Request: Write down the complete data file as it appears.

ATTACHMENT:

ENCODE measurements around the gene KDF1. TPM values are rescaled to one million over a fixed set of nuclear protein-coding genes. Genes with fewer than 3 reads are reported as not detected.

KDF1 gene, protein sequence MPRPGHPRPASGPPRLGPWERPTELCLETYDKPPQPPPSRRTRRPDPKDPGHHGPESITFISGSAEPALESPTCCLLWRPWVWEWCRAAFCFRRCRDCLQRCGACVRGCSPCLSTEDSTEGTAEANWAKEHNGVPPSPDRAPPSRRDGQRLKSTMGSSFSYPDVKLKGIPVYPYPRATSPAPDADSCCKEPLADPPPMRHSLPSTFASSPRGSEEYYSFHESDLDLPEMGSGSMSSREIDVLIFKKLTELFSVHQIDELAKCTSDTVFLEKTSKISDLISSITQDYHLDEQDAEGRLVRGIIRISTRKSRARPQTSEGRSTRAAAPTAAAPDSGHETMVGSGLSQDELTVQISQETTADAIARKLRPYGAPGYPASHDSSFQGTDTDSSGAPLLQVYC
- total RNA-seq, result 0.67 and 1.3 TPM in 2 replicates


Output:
ENCODE measurements around the gene KDF1. TPM values are rescaled to one million over a fixed set of nuclear protein-coding genes. Genes with fewer than 3 reads are reported as not detected.

KDF1 gene, protein sequence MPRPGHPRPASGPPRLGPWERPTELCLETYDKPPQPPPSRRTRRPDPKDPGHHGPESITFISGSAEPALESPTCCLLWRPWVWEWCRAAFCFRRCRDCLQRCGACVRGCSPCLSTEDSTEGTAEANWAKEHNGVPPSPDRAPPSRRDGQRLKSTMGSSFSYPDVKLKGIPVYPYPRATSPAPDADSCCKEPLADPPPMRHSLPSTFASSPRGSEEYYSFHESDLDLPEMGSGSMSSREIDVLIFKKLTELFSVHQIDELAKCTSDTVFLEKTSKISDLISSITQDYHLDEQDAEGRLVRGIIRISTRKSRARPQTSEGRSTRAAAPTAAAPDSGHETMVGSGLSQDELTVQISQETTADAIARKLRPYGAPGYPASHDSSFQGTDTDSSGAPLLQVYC
- total RNA-seq, result 0.67 and 1.3 TPM in 2 replicates